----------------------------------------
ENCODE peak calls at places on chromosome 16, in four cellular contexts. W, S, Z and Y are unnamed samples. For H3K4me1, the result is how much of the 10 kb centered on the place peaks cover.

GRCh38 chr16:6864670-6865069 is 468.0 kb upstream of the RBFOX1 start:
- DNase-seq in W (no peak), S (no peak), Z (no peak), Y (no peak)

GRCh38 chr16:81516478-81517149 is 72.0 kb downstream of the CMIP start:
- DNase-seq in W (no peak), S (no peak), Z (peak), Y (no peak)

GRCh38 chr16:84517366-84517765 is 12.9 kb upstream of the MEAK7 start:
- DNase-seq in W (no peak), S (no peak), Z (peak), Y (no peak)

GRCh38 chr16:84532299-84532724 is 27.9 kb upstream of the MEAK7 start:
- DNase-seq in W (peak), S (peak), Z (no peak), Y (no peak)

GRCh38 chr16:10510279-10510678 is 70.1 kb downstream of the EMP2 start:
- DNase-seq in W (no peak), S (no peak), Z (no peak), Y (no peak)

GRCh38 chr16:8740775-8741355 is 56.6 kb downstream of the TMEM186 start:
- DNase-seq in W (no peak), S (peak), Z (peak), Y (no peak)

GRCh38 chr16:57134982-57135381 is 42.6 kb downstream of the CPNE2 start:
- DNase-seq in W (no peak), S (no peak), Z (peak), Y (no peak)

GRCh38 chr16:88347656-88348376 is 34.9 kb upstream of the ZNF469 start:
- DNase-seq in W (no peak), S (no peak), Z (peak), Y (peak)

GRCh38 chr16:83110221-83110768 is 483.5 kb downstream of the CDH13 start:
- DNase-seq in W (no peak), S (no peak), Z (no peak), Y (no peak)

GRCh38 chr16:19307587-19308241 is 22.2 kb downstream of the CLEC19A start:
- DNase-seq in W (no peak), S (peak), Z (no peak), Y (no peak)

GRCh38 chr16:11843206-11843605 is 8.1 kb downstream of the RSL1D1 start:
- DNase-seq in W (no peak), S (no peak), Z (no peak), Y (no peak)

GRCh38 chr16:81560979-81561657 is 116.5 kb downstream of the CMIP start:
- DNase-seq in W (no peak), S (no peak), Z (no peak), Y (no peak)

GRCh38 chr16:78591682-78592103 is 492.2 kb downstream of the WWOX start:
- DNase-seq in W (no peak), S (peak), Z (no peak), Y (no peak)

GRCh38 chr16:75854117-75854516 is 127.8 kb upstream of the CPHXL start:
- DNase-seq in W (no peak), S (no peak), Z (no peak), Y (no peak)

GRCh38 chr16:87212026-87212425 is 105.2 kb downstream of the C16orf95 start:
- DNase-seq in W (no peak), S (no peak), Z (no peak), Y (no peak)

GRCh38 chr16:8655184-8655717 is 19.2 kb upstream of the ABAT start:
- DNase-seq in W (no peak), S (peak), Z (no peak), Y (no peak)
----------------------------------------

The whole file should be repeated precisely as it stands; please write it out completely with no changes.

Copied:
ENCODE peak calls at places on chromosome 16, in four cellular contexts. W, S, Z and Y are unnamed samples. For H3K4me1, the result is how much of the 10 kb centered on the place peaks cover.

GRCh38 chr16:6864670-6865069 is 468.0 kb upstream of the RBFOX1 start:
- DNase-seq in W (no peak), S (no peak), Z (no peak), Y (no peak)

GRCh38 chr16:81516478-81517149 is 72.0 kb downstream of the CMIP start:
- DNase-seq in W (no peak), S (no peak), Z (peak), Y (no peak)

GRCh38 chr16:84517366-84517765 is 12.9 kb upstream of the MEAK7 start:
- DNase-seq in W (no peak), S (no peak), Z (peak), Y (no peak)

GRCh38 chr16:84532299-84532724 is 27.9 kb upstream of the MEAK7 start:
- DNase-seq in W (peak), S (peak), Z (no peak), Y (no peak)

GRCh38 chr16:10510279-10510678 is 70.1 kb downstream of the EMP2 start:
- DNase-seq in W (no peak), S (no peak), Z (no peak), Y (no peak)

GRCh38 chr16:8740775-8741355 is 56.6 kb downstream of the TMEM186 start:
- DNase-seq in W (no peak), S (peak), Z (peak), Y (no peak)

GRCh38 chr16:57134982-57135381 is 42.6 kb downstream of the CPNE2 start:
- DNase-seq in W (no peak), S (no peak), Z (peak), Y (no peak)

GRCh38 chr16:88347656-88348376 is 34.9 kb upstream of the ZNF469 start:
- DNase-seq in W (no peak), S (no peak), Z (peak), Y (peak)

GRCh38 chr16:83110221-83110768 is 483.5 kb downstream of the CDH13 start:
- DNase-seq in W (no peak), S (no peak), Z (no peak), Y (no peak)

GRCh38 chr16:19307587-19308241 is 22.2 kb downstream of the CLEC19A start:
- DNase-seq in W (no peak), S (peak), Z (no peak), Y (no peak)

GRCh38 chr16:11843206-11843605 is 8.1 kb downstream of the RSL1D1 start:
- DNase-seq in W (no peak), S (no peak), Z (no peak), Y (no peak)

GRCh38 chr16:81560979-81561657 is 116.5 kb downstream of the CMIP start:
- DNase-seq in W (no peak), S (no peak), Z (no peak), Y (no peak)

GRCh38 chr16:78591682-78592103 is 492.2 kb downstream of the WWOX start:
- DNase-seq in W (no peak), S (peak), Z (no peak), Y (no peak)

GRCh38 chr16:75854117-75854516 is 127.8 kb upstream of the CPHXL start:
- DNase-seq in W (no peak), S (no peak), Z (no peak), Y (no peak)

GRCh38 chr16:87212026-87212425 is 105.2 kb downstream of the C16orf95 start:
- DNase-seq in W (no peak), S (no peak), Z (no peak), Y (no peak)

GRCh38 chr16:8655184-8655717 is 19.2 kb upstream of the ABAT start:
- DNase-seq in W (no peak), S (peak), Z (no peak), Y (no peak)